If you’re from a traditional Reformed church, especially in the URC or OPC, it’s more than likely that your church government affirms the singing of psalms in services. This is a key distinction of Reformed worship, and thus Article 39 of the URC Church Order states:
The 150 Psalms shall have the principal place in the singing of the churches. Hymns which faithfully and fully reflect the teaching of the Scripture as expressed in the Three Forms of Unity may be sung, provided they are approved by the Consistory.
But how can the psalms be practically incorporated into church services, especially in congregations that are not familiar with psalm-singing (or that have lapsed from the practice)? Even if your church uses a songbook that contains psalm settings, such as the Trinity Hymnal or one of the Psalter Hymnals, the congregation may be uncomfortable with these songs or unable to sing them without difficulty. In some churches, there may even be a negative connotation associated with singing the psalms. What can be done, then, to improve such a situation? Here are a few thoughts for your consideration:
- First, the impetus for psalm singing must start at the top. Whether the role in your church falls to your pastor, your elders, your worship committee, or one of your musicians, the person or group responsible for choosing the congregational songs must make a determined effort to incorporate the psalms into worship. While beating congregants over the head with the same psalm settings week after week will not produce the desired results, a well-planned gradual incorporation of psalms and psalm-based songs can be immensely helpful.
- Second, the musicians at your church must work towards the cause. Some of the psalm tunes, especially the Genevan ones, are rather difficult and require more practice on our part than usual. Unfortunately, it is very easy to play these tunes much too slow or much too fast, leaving singers faint-headed for lack of breath. Complicated psalm settings often require more time for practice, so you may have to request that the weekly songs be picked sooner. But the extra practice will certainly pay off, allowing both musicians and congregation to make it through the psalm setting without trouble.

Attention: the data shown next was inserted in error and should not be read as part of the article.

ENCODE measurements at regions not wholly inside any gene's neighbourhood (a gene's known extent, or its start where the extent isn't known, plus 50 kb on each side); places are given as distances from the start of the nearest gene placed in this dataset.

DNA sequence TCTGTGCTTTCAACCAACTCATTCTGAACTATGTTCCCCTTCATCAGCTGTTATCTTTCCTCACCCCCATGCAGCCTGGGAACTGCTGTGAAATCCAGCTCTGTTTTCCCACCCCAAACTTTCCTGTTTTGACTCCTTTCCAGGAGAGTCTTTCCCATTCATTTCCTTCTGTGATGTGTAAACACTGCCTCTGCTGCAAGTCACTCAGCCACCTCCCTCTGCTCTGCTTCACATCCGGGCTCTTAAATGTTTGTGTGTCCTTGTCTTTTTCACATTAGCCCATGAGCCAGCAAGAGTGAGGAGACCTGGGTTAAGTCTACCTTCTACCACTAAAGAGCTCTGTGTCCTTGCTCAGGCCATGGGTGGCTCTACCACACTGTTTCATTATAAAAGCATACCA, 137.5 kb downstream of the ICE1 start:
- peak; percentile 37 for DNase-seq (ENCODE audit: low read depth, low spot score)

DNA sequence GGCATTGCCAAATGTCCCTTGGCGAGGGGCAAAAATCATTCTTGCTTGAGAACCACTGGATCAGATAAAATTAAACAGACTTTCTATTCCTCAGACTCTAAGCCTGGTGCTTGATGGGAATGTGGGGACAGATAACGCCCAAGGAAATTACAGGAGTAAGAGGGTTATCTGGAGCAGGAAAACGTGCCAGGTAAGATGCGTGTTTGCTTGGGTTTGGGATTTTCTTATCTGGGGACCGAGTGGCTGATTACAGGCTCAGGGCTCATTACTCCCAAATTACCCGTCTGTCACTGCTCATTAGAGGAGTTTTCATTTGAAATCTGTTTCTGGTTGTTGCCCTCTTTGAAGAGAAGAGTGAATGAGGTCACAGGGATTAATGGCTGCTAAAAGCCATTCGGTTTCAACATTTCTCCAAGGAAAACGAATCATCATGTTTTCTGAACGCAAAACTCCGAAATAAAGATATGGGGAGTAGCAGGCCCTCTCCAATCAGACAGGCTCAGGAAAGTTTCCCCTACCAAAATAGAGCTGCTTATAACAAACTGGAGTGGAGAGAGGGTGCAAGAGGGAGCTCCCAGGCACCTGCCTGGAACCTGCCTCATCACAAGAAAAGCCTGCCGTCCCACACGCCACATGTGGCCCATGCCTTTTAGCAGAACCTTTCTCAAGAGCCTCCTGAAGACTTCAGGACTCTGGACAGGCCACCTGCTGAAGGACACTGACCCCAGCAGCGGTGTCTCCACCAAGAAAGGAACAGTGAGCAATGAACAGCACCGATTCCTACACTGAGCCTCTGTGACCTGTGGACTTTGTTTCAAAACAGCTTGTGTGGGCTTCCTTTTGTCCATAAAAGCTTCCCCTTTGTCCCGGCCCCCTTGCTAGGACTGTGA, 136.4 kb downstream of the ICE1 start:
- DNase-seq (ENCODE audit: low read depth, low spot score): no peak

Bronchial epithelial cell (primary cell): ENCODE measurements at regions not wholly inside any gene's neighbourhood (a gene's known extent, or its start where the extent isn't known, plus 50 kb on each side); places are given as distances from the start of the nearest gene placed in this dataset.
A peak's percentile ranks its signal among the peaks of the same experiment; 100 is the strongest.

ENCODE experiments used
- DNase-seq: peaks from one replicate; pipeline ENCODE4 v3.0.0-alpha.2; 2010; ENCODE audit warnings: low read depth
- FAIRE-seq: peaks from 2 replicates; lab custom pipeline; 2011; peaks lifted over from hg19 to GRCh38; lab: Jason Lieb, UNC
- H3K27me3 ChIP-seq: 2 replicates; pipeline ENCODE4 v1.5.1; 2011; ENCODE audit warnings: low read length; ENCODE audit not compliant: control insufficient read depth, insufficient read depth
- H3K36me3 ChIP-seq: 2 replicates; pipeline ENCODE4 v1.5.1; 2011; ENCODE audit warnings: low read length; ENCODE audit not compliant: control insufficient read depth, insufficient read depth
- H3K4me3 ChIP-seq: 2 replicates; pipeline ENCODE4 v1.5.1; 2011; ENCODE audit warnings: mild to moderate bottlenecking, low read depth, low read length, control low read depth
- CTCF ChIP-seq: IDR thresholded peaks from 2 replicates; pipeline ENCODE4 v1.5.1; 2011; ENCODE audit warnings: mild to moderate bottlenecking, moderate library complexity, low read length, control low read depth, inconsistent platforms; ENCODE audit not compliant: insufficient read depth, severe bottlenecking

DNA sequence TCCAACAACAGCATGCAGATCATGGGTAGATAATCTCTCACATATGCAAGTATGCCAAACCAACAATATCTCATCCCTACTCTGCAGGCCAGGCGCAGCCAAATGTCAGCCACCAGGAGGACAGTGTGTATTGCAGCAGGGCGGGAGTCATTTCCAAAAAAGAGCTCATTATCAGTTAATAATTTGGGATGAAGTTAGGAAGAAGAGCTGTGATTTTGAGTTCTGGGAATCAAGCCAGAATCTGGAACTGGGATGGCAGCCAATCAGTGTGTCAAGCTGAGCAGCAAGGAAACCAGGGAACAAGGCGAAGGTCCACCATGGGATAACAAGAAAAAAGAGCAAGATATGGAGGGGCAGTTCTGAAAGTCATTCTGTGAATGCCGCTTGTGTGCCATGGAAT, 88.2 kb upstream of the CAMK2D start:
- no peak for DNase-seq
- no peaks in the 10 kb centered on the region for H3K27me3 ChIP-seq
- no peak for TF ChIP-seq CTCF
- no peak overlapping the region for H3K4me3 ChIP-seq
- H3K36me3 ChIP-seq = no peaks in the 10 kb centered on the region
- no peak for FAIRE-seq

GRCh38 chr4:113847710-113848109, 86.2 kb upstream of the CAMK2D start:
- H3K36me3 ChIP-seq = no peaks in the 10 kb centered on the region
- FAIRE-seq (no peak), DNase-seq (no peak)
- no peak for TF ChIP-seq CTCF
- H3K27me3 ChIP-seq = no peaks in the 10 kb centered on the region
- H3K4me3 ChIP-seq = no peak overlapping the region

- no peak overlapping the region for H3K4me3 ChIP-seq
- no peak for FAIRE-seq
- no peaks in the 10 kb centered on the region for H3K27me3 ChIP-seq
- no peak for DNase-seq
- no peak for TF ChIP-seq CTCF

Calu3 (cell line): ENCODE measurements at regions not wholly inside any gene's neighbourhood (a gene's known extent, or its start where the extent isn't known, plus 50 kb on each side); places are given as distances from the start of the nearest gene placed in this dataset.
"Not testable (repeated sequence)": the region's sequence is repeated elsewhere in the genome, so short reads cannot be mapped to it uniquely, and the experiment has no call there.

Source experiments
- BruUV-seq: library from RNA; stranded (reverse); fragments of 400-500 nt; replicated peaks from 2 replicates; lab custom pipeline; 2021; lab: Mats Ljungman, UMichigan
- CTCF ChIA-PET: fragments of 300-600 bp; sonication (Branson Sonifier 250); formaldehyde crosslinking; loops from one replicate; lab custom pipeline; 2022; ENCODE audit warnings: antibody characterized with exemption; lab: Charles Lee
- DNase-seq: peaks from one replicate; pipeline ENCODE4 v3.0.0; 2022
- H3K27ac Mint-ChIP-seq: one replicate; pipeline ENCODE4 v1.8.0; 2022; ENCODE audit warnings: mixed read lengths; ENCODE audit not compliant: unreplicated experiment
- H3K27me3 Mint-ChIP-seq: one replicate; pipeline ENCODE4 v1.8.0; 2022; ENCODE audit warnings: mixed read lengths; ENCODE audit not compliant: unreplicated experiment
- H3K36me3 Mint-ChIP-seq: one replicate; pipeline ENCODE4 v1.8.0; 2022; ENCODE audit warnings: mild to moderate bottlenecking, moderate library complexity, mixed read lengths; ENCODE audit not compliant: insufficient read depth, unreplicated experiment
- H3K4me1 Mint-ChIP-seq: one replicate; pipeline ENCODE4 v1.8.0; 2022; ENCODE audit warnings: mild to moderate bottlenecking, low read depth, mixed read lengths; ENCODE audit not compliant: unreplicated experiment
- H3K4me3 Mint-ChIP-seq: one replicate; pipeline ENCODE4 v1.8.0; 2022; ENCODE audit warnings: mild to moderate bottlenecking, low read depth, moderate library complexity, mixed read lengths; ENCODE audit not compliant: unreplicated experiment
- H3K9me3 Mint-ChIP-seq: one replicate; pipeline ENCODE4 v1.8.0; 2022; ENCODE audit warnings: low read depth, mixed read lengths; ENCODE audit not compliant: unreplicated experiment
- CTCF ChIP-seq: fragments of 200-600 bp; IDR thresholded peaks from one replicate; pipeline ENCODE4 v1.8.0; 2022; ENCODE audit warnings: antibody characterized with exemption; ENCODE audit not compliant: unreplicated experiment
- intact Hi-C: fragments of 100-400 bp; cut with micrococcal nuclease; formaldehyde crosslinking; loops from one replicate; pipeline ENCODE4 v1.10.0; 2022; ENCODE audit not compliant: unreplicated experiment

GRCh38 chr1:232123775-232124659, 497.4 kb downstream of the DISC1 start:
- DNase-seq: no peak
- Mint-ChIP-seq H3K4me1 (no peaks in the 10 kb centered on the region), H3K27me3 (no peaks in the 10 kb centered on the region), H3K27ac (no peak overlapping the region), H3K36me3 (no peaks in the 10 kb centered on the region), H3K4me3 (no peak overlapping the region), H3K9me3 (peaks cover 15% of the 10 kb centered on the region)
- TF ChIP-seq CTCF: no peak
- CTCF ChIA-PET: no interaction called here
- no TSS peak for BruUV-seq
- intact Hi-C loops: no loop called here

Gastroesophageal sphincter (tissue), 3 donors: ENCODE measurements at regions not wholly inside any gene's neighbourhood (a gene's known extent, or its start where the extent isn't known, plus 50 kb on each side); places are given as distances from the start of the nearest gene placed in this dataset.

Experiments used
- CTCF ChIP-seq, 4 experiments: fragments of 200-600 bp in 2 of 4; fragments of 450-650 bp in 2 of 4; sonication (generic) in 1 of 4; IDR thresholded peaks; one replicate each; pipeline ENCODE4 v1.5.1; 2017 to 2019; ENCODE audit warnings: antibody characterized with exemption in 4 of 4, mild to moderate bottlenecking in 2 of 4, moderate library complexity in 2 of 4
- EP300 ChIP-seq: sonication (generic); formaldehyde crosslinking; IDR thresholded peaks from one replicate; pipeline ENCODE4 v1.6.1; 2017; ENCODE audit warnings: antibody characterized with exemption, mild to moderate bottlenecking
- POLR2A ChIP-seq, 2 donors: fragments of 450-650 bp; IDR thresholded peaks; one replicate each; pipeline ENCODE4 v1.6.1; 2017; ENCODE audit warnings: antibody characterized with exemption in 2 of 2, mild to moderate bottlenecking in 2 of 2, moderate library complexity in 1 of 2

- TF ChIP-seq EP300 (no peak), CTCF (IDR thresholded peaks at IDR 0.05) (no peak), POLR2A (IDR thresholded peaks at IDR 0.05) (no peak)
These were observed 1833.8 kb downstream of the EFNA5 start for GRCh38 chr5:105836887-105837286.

- Third, the congregation must be willing to step outside their comfort zone for singing. The idea of incorporating psalms into the church as “new” music seems backwards, but it is a vital part of the integrity of Reformed worship. Hopefully, the previous two steps will make your church more appreciative of the beauty of the psalms. Perhaps, if there are a small number of favorite psalm settings among the congregants, you can use these more familiar versions as bridges to less familiar ones. Maybe the congregation needs to be encouraged to value the psalms more highly from the pulpit. Whatever the case at your particular church, by God’s grace the end result of your efforts will be a renewed appreciation for the singing of his Word.
More practically, here are some suggestions for how the psalms can actually be incorporated into worship, especially relating to our roles as church musicians.
- Start small. It would be disastrous to sing an incredibly long or extremely difficult psalm setting, such as blue Psalter Hymnal numbers 211 or 235, as the congregation’s first attempt at psalm singing. Instead, look for short paraphrases set to familiar tunes (a fine example is “Whole-Hearted Thanksgiving,” number 14, set to the tune of “To God Be the Glory”). If your church is trying to transition from a more contemporary worship style to psalms and hymns (yes, this does actually happen!), you might be able to use some more modern psalm settings as bridges to more substantial selections. But while starting small is a good idea, we should never be satisfied with a permanently half-hearted attempt to sing the psalms.
- During your church’s service order, is a psalm read regularly? Consider whether you might sing a matching psalm setting immediately afterwards. Make sure, though, that the particular psalm settings picked will be suitable for the current singing ability of your congregation.
- Incorporate psalm settings into your weekly service music. This will attune the congregation’s ears to the melodies, especially the more unfamiliar ones, and enhance their appreciation of the psalms. Try to pick psalms that complement the sermon theme, and be sure to make the lyrics of the songs available to the congregation if at all possible!
Do you have any additional advice to aid in bringing the psalms into worship? Many of you, with much more experience than I have, can probably offer some helpful thoughts. The comment field is open!